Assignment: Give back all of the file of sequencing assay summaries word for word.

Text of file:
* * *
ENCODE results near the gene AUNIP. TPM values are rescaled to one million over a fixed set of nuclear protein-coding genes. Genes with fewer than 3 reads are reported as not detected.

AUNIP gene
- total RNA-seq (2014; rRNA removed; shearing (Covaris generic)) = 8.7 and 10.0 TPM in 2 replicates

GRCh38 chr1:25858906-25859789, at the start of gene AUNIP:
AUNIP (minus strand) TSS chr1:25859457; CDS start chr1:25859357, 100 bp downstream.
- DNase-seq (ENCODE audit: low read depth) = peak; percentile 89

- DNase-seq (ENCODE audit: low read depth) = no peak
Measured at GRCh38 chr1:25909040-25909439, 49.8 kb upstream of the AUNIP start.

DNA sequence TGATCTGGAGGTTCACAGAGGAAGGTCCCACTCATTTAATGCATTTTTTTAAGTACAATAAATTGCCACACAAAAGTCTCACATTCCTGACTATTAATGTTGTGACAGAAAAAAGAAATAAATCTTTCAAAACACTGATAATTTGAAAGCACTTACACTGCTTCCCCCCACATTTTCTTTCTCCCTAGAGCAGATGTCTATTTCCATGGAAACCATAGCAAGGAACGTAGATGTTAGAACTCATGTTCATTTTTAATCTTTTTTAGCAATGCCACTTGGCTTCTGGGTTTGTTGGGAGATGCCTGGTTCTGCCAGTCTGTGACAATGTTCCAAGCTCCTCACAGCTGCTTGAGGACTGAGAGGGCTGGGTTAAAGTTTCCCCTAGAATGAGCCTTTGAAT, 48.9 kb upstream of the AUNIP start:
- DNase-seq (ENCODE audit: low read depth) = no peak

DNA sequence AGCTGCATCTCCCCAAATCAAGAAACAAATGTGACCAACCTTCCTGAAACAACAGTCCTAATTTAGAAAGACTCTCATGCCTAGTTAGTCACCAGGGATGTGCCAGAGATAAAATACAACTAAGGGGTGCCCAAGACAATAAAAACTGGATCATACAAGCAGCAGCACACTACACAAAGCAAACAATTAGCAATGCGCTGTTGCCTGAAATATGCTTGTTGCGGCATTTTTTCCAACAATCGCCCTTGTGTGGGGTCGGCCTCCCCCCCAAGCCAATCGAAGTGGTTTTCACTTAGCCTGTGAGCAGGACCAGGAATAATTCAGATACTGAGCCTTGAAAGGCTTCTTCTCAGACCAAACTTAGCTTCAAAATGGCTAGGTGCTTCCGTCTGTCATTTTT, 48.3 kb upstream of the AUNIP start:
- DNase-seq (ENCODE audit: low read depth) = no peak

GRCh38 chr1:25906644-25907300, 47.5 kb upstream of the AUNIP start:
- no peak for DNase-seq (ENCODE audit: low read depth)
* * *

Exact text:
ENCODE results near the gene AUNIP. TPM values are rescaled to one million over a fixed set of nuclear protein-coding genes. Genes with fewer than 3 reads are reported as not detected.

AUNIP gene
- total RNA-seq (2014; rRNA removed; shearing (Covaris generic)) = 8.7 and 10.0 TPM in 2 replicates

GRCh38 chr1:25858906-25859789, at the start of gene AUNIP:
AUNIP (minus strand) TSS chr1:25859457; CDS start chr1:25859357, 100 bp downstream.
- DNase-seq (ENCODE audit: low read depth) = peak; percentile 89

- DNase-seq (ENCODE audit: low read depth) = no peak
Measured at GRCh38 chr1:25909040-25909439, 49.8 kb upstream of the AUNIP start.

DNA sequence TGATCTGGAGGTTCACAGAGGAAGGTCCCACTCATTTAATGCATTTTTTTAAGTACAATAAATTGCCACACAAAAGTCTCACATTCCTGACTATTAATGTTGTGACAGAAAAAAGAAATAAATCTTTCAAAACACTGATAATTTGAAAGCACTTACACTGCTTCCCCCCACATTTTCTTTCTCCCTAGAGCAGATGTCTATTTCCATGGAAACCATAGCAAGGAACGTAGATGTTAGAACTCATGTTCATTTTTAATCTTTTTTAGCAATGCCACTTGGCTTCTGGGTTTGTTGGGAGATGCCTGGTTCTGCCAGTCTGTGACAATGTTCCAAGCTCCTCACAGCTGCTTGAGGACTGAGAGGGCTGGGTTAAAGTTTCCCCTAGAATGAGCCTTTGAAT, 48.9 kb upstream of the AUNIP start:
- DNase-seq (ENCODE audit: low read depth) = no peak

DNA sequence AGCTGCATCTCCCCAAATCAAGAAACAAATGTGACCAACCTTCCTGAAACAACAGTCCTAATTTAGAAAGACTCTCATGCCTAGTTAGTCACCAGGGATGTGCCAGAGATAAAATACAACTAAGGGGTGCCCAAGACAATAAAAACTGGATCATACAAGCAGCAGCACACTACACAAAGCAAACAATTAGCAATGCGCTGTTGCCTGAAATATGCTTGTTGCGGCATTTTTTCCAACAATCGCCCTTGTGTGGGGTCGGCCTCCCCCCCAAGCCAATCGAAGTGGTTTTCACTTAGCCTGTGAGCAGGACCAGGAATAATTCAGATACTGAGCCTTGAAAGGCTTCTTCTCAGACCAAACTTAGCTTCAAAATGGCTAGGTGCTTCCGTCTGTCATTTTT, 48.3 kb upstream of the AUNIP start:
- DNase-seq (ENCODE audit: low read depth) = no peak

GRCh38 chr1:25906644-25907300, 47.5 kb upstream of the AUNIP start:
- no peak for DNase-seq (ENCODE audit: low read depth)